Then again, even if the PCC thought such practice was unacceptable, what action could they take? They are a regulator only in name.


It seems to be a week in which Daily Mail headline writers are competing with each other to create the most offensive headline. Earlier in the week we had that headline on depression, yesterday we had Jan Moir giving her message to students in receipt of EMA:


And today we have a story about how Jonathan Ross’ family are ‘peculiar’ and ‘bizzarre’ as a follow up to him outing one of his daughters as gay:


Maybe I am being oversensitive or reading too much into that headline, but it just sounds as if the writer is taking one ‘peculiar’ behaviour – being gay (in the eyes of the Mail, this is not me speaking) – and then digging deeper to expose the rest of the family as also leading an odd lifestyle – because being gay is a lifestyle choice as far as the Mail is concerned. The full headline is not any better: ‘They talk to each other at home on Twitter, keep sheep and pigs in the garden and have a remote-controlled loo seat. After Jonathan Ross outs his daughter as gay, the bizarre truth about a very peculiar family…’.

Sure, write about the family life of the Ross’ if you want, but why do you feel the need to build it around his gay daughter, as if she was the tip of the ‘peculiar’ iceberg?

The Daily Mail’s idea of ‘left alone’

Lily Allen recently had a miscarriage. She and her partner are understandably distraught and a spokesman for the couple told the press that ‘the couple had asked to be left alone’. The Daily Mail published this when the ‘news’ broke, including the request that the couple be left alone. They have since added a second story, which adds a bit more detail in both the article and headline, just to make sure they get a few more hits on their website.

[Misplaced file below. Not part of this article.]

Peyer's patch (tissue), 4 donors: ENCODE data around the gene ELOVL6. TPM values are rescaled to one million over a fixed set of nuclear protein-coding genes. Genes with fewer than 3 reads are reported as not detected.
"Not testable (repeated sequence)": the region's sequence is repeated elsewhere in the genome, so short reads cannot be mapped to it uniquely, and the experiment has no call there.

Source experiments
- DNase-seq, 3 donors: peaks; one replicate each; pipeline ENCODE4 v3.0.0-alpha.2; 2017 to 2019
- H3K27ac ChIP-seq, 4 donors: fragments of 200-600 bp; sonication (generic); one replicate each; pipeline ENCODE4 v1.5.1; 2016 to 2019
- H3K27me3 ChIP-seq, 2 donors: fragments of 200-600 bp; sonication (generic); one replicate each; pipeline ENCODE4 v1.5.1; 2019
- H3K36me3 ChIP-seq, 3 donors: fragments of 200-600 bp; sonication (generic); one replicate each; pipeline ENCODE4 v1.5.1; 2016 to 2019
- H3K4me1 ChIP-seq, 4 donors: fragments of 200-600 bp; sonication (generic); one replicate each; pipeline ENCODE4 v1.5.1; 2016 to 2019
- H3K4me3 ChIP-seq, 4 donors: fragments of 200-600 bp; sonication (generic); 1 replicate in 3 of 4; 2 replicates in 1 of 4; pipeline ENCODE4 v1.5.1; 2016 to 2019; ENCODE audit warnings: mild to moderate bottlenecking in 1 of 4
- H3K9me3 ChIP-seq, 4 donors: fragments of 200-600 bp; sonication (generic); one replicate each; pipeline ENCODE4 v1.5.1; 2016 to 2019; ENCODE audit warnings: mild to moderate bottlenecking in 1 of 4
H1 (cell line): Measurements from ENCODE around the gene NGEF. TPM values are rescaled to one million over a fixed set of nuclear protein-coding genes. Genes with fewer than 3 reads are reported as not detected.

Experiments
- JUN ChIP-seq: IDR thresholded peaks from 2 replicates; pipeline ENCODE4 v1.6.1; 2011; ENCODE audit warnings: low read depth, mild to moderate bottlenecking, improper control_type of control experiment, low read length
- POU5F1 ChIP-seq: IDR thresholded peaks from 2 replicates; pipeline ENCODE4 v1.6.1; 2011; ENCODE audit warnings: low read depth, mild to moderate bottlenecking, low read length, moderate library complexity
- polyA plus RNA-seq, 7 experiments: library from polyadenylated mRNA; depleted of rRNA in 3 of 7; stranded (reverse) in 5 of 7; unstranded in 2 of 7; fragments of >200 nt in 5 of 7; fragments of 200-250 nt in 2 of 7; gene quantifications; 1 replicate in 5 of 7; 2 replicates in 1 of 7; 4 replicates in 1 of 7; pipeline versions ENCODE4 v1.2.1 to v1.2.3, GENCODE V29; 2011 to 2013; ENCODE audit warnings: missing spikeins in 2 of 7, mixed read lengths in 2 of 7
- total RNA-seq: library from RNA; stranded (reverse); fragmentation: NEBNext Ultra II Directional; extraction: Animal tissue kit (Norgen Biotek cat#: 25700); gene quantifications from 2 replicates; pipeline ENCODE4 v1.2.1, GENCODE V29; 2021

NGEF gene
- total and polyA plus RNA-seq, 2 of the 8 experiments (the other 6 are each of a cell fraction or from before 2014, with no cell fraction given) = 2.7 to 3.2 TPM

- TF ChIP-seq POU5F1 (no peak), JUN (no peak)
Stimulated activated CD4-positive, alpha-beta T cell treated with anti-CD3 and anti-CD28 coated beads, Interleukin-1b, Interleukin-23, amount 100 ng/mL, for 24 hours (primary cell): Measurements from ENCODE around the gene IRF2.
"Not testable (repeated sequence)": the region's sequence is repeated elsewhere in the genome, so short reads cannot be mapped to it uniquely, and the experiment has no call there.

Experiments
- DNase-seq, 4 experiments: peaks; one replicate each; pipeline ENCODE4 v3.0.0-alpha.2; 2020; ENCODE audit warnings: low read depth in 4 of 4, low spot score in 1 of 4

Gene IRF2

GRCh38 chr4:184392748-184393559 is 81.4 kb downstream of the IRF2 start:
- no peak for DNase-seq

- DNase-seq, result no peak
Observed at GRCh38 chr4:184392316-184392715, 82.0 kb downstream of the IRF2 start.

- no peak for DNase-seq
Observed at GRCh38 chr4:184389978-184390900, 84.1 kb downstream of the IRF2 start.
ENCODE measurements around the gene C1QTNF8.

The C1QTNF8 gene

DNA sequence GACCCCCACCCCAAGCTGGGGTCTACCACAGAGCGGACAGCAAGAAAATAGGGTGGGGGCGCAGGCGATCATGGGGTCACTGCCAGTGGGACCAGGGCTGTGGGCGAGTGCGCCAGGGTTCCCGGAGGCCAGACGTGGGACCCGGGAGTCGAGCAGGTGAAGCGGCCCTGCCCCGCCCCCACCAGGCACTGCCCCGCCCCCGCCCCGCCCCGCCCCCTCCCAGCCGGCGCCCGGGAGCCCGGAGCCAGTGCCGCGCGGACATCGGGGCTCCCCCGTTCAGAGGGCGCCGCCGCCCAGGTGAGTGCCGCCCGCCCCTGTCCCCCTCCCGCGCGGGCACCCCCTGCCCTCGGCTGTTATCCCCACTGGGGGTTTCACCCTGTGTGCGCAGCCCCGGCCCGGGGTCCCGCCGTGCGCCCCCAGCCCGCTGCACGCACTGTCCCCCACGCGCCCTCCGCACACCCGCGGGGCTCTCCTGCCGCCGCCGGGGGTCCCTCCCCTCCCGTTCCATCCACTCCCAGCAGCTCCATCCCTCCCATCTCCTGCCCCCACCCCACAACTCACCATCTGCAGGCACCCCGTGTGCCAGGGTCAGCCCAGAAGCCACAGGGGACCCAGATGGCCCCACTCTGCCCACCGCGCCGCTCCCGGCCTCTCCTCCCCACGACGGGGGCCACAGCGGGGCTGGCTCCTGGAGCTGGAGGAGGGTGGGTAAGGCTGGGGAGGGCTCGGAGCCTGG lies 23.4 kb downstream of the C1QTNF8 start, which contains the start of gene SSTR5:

As if digging a bit deeper wasn’t intrusive enough for the Mail they have followed this up today with an open letter from Rachel Morarjee entitled: ‘Dear Lily, my heart goes out to you. I still grieve for my little boy who came too soon and was too fragile for this world’. It seems to me that if Rachel really cared, at all, about the shared experience she has in common with Lily Allen she would have written a private letter, not splashed tragedy porn on the Mail website and the Mail print edition.

I struggle to see how the reason for the miscarriage or any other information is ‘in the public interest’, even more so as the couple released the basic information to the press along with a request to be left alone. As for the open letter, I just think publishing it is in such poor taste, the sentiment is lost because it is being published for the sole reason of selling more newspapers. The Daily Mail has never respected requests for privacy, and I suspect this is going to become ever more clear as it seeks to maximise clicks on its websites, whatever it takes.

After all, this is the ludicrous news organisation that recently claimed that getting a ‘Daily dose of celebrity gossip could be good for your health‘. Incidentally, searching the Mail website for ‘Lily Allen’ returns 1154 results.